AirSwap Developer Series Part 3: Building a Trading Bot

In the previous tutorial, we learned how to publish trade intents on the AirSwap network and programmatically serve orders to takers. Now that we’ve learned how to make liquidity on AirSwap, let’s talk about building applications that take liquidity.


Requirements

Source Code

Full source code for this tutorial is available here: https://github.com/airswap/developers/tree/master/tutorials/airswap-taker-bot-tutorial

Set Up

First, make a new folder and create a JavaScript file called takerBot.js

mkdir airswap-taker-bot-tutorial && cd airswap-taker-bot-tutorial && touch takerBot.js

We’re going to use two dependencies: Axios for HTTP calls and BigNumber for handling very large numbers that normally can’t be used in JavaScript. Let’s create our package.json now:

cat > package.json <<EOF
{
"name": "airswap-maker-tutorial",
"version": "1.0.0",
"main": "orderServer.js",
"dependencies": {
"axios": "^0.18.0",
"bignumber.js": "^7.2.1"
}
}
EOF

Then, run npm install

Coding the Trading Bot

Open takerBot.js in your code editor and follow along. In the first few lines of the file, we are setting up some important constant values. Ethereum transactions require that we always use the smallest possible denomination for ETH and ERC20 tokens when specifying quantity. ETH has 18 decimals, which means that 1 ETH needs to be written as “1000000000000000000" in our code. AST has 4 decimals, so 10 AST is written as “100000”. Instead of entering these values by hand, we’re going to compute them.

const axios = require('axios')
const BN = require('bignumber.js')
const host = 'http://localhost:5005'
// which token should the bot request orders for?
const tokenContractAddress = '0xcc1cbd4f67cceb7c001bd4adf98451237a193ff8'
// how many decimals does this token have? (you can check the contract on etherscan)
const tokenDecimals = 4
// how many tokens is the bot trying to buy
let tokenAmount = 100
// how much ETH should the bot be willing to spend
let ethAmount = 0.01
// get the token multiplier based on number of decimal places
const tokenMultiplier = (() => {
if (tokenDecimals === 1) return 1
let num = '1'
for (let i = 0; i < tokenDecimals; i++) {
num += '0'
}
return num
})()
// convert amount of tokens to smallest denomination
tokenAmount = BN(tokenAmount).times(BN(tokenMultiplier))
// convert amount of ETH to smallest denomination
ethAmount = BN(ethAmount).times(BN('1000000000000000000'))

Now that we have our values ready to go, let’s add the application logic. First, some pseudocode to understand what’s going on at a high level:

  1. Call AirSwap to get a list of makers who have signaled intent to trade.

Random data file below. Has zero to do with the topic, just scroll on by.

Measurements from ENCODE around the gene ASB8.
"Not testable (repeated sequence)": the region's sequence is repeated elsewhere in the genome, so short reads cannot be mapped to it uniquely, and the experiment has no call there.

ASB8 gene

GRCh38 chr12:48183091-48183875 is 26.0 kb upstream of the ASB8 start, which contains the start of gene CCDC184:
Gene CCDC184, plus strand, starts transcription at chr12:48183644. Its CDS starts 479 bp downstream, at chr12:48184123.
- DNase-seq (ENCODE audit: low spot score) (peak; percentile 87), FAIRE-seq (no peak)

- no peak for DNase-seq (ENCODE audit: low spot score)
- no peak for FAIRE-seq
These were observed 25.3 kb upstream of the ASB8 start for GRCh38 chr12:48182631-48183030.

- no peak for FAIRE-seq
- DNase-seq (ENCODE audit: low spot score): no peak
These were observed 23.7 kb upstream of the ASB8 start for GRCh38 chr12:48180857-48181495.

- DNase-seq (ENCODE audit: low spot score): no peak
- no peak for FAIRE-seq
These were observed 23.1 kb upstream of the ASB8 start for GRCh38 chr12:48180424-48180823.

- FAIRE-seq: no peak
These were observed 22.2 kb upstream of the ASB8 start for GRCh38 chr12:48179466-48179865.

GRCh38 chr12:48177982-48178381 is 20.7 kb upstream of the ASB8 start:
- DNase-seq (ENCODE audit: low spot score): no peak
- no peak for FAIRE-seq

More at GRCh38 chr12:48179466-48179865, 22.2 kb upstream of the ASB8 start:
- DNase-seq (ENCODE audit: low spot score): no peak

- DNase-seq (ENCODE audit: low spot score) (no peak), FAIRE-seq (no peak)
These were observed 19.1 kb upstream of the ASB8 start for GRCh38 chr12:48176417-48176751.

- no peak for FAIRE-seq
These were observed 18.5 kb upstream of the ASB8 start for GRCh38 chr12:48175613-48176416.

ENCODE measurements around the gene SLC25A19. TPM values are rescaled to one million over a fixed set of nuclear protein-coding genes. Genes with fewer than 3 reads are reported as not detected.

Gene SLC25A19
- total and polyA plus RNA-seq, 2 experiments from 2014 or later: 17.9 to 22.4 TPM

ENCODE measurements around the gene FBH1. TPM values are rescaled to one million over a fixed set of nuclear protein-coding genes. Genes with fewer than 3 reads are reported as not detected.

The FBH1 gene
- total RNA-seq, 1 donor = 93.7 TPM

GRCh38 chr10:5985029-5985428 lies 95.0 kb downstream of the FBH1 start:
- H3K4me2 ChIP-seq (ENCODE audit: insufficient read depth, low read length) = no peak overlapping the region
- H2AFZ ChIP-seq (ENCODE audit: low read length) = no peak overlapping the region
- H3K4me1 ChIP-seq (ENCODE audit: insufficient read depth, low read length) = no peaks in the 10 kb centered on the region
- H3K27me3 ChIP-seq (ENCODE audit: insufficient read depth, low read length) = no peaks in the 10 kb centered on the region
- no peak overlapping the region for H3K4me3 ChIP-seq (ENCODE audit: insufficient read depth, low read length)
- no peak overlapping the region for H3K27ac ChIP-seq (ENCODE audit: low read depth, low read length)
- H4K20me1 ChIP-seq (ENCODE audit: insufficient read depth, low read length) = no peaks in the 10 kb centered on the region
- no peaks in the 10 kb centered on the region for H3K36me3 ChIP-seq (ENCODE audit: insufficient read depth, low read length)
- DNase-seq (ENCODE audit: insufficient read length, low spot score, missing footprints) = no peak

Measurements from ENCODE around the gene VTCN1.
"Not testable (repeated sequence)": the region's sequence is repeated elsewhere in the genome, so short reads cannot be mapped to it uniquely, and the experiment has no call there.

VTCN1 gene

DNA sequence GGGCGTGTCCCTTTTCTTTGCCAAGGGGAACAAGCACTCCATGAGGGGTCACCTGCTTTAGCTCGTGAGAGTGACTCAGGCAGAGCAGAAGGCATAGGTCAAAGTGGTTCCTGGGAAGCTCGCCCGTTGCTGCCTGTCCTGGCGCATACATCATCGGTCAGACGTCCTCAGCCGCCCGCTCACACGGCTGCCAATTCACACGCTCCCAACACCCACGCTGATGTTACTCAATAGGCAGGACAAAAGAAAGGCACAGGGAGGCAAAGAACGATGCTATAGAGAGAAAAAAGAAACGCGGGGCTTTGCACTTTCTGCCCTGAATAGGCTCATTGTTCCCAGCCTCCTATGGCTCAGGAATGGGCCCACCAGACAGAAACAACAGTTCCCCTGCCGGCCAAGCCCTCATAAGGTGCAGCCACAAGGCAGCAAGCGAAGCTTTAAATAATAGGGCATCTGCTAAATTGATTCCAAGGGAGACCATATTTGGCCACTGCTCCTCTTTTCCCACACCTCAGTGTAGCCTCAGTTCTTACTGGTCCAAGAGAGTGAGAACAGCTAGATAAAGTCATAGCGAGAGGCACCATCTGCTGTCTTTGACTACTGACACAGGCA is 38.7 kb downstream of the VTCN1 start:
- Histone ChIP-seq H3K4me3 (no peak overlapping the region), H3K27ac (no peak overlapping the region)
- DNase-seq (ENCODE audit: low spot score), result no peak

2. For each maker in the list, request an order.
  3. Filter orders to remove irrelevant responses (like network time outs).
  4. Find the cheapest order in the list and compare its price with our specified price.
  5. If the price is right, make the trade! Otherwise, repeat the cycle.
async function init() {
try {
  // get intents from makers who are trading our desired token
const intentsRes = await axios.post(`${host}/findIntents`, {
makerTokens: [tokenContractAddress],
takerTokens: ['0x0000000000000000000000000000000000000000'],
})
  // ask each maker for an order
const ordersRes = await axios.post(`${host}/getOrders`, {
intents: intentsRes.data,
makerAmount: tokenAmount,
})
  // filter out timeout responses (from makers who aren't online)
const orders = ordersRes.data.filter(order => order.code !== -1)
// find the order with the cheapest price
const bestOrder = orders.reduce((a, b) => {
if (BN(a.takerAmount).lt(BN(b.takerAmount))) {
return a
}
return b
})
 const bestOrderAmount = bestOrder ? BN(bestOrder.takerAmount) : null
  // if best order is cheaper than specified amount, make the buy
if (bestOrderAmount.lt(ethAmount)) {
const placedOrder = await axios.post(`${host}/fillOrder`, {
order: bestOrder,
config: { value: bestOrderAmount },
})
  if (placedOrder.data && placedOrder.data.hash) {
console.log(`Order filled! Tx Hash: ${placedOrder.data.hash}`)
} else {
console.error(`Something went wrong: ${placedOrder}`)
}
console.log('bye')
process.exit(0)
} else {
// otherwise, keep polling
setTimeout(() => {
init()
}, 60000)
}
} catch (error) {
console.error(error)
}
}
init()

Putting It All Together

From the directory containing the API Client Server:

PRIVATE_KEY=0x<YOUR_PRIVATE_KEY> MAINNET=0 node server.js

In a new command line window, from the directory containing your new takerBot.js:

node takerBot.js

Your bot will now check for orders every minute! You can adjust the ethAmount and tokenAmount variables or layer on more features to build on this foundation.

This is just a simple example of what’s possible with AirSwap. You can build many different types of applications using our toolkit. If you wanted to build a more sophisticated trading bot, you could pull in external API data and write a dynamic pricing algorithm. You could also build a simple web front end that distributes tokens to anyone on the internet. You could even operate the full stack and distribute tokens yourself by running an Order Server. The possibilities are endless!


Need help? Want to learn more about what’s being built on AirSwap? Join our developer community on telegram! http://t.me/airswapdevs